A tight market for affordable housing has been a persistent headache in Durango, but a marketplace solution – the conversion of hotels to apartments – might prove a practical way to alleviate the crunch.
Mount Wilson Properties, which also owns the Westwood Apartments, purchased the Iron Horse Inn on May 31 and has converted all 145 units into long-term rentals. It’s now called Red Cliff Apartments.
“It’s not Taj Mahal. They’re smaller units, but you have a little kitchenette, a bathroom, a downstairs area, and then you have a bedroom loft,” said Garth Schultheis, co-owner of Mount Wilson Properties and general manager and head of operations at Red Cliff Apartments.
Rent for the 135 one-bedroom, one-bath units is $895 per month. The 10 two-bedroom units, some of which have two baths, rent for $995 per month. Rent includes electricity, gas, water, sewer, garbage and recycling. In addition, Red Cliff conducts a background check of all applicants, requires $1,790 for first month’s rent and a security deposit and charges a $25 application fee.
While Schultheis said the old Iron Horse Inn had a well-deserved reputation for crime, he looked beyond the property’s immediate problems when deciding to purchase it. What he saw were building blocks in place for a healthy community right on the property, which includes 7½ acres of open space, a playground, a renovated swimming pool, an outdoor kitchen and gathering area, a basketball court and laundry facilities.
“We’re trying hard to create a safe place where you know your neighbors and you have the aspects of community,” he said.
Jack Llewellyn, executive director of the Durango Chamber of Commerce, said providing more affordable rental units is important in attracting the workers necessary to support a growing economy.
“Workforce housing is critical to the needs of our marketplace. Looking at the rental rates, this might help bring down the overall rent costs. Bringing more rental units to the market will hopefully bring down costs; think supply and demand. This location is good due to it has a trolley stop,” Llewellyn said.
The property’s 7½ acres of open space provides an area for people to walk their dogs and, along with a playground, the open space is popular with children. The old breakfast area has been renovated into a commons area where Schultheis envisions holding GED classes, first-time homebuyer classes and other educational programs that would benefit residents.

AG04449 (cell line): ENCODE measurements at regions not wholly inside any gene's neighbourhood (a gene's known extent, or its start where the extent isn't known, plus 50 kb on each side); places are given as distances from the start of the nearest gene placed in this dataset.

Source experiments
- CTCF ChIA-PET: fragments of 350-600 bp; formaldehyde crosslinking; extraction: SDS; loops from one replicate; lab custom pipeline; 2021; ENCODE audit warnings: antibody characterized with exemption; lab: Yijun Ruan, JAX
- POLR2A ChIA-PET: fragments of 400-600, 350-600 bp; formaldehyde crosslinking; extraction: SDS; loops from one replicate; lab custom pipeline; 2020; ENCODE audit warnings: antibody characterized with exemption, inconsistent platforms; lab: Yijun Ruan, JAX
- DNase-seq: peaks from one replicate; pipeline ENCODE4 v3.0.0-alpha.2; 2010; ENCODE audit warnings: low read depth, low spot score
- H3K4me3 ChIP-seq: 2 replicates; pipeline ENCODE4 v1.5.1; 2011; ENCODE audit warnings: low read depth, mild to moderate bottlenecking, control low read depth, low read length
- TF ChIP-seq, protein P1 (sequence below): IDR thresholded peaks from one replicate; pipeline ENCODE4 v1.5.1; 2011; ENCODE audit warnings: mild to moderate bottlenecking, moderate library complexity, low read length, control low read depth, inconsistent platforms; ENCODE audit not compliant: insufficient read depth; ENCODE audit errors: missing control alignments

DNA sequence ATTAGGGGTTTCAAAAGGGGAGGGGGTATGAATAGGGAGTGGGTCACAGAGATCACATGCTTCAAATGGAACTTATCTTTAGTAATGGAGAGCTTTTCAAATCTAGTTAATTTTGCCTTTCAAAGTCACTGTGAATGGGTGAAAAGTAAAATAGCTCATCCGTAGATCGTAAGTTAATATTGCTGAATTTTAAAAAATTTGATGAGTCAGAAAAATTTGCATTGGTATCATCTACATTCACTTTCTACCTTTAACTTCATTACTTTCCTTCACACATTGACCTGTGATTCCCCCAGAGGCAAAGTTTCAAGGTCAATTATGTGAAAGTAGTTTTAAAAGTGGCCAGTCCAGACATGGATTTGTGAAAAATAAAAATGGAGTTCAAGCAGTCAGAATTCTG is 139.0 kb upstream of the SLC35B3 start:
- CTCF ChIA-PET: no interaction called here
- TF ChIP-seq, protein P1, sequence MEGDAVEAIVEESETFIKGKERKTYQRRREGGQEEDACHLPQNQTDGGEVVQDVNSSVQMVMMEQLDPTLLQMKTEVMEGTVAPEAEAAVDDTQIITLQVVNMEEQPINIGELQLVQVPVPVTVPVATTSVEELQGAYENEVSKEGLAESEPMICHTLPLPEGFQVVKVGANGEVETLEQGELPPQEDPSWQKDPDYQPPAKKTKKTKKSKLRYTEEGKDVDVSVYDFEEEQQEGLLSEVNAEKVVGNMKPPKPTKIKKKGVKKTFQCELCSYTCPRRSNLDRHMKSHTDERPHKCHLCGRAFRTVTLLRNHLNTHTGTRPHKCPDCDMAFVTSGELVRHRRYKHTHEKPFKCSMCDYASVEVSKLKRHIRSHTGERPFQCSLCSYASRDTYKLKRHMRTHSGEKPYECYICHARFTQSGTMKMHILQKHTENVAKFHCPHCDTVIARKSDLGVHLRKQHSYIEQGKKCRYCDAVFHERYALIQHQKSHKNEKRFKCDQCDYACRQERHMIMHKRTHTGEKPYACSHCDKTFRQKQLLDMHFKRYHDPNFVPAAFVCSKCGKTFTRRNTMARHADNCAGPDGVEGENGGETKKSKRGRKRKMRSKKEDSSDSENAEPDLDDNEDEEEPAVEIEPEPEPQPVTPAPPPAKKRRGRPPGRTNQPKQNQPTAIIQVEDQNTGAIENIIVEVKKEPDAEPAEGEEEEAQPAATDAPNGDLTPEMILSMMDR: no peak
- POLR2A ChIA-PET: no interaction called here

Schultheis recalls taking real estate broker classes that noted the essential elements for a strong community – open space, play areas for children, space for schools and places of worship.
“That’s always been in the back of my mind for the ingredients you need for community, a good community. So when I saw this place, I was like: This place kind of has all those ingredients.”
One of Red Cliff’s tenants who was involved in creating the community garden at Manna soup kitchen is looking into the possibility of creating another community garden on the 7½ acres of open space, which includes irrigation rights.
Red Cliff is in the process of working with Recalibrate Church, which holds services in rented space at Fort Lewis College, to get city approvals to convert a large warehouse on the property into a new home for the church.
“What I want to offer people is an opportunity. Because there’s a lot of people out there with ideas. And it’s like if that’s good for the community and it betters the property, hey, let’s do it. It just betters everybody’s life,” Schultheis said of plans for community gardens and the church on the property.
Vacancies are already tight.
Schultheis said Red Cliff is down to six open units, which will be made available for tenants upon completion of remodels.
Schultheis said $160,000 has been spent on maintenance of 60 units that needed such things as new paint, new carpeting or flooring and new cabinets.
Major remodeling was avoided, but the work comes on top of some $1 million spent on renovations since 2011 by previous owners of the old inn, which was built in the 1970s.
Other upgrades to the grounds include a resurfacing of the parking lot and improvements to the buildings’ exteriors.
Cleaning up the crime problemA problem of drug dealing at the Iron Horse was been handled with several evictions, and Schultheis said part of the management focus of Red Cliff will be staying on top of unlawful behavior before it gets a chance to take a foothold.
Dealing with the drug issue was not particularly difficult, Schultheis said.
“Those were the guys we evict. Those are the people. If you’re dealing drugs, you’ve got to go. And then there were some other things going on here, some criminal activity. And, you know, they always want to get a foothold in, but we just stay vigilant with that,” he said.
The background check has more to do with checking into recent criminal behavior than weeding out people with poor credit reports, he said.
“It’s kind of like if they have a job and they can afford to stay here but they have $30,000 in medical bills, but they have a good track record with rents, credit score doesn’t matter so much,” he said.
Schultheis notes the great mountain views and the sight of the iconic Durango & Silverton Narrow Gauge train passing by are drawing points.
A couple years down the road when the train comes by, Schultheis said, he hopes the conductor announces: “Hey, you know that place right up there? That’s the old Iron Horse. That’s where they started helping with the homeless problem in Durango and getting people transitioning away from homelessness. And it was the model.”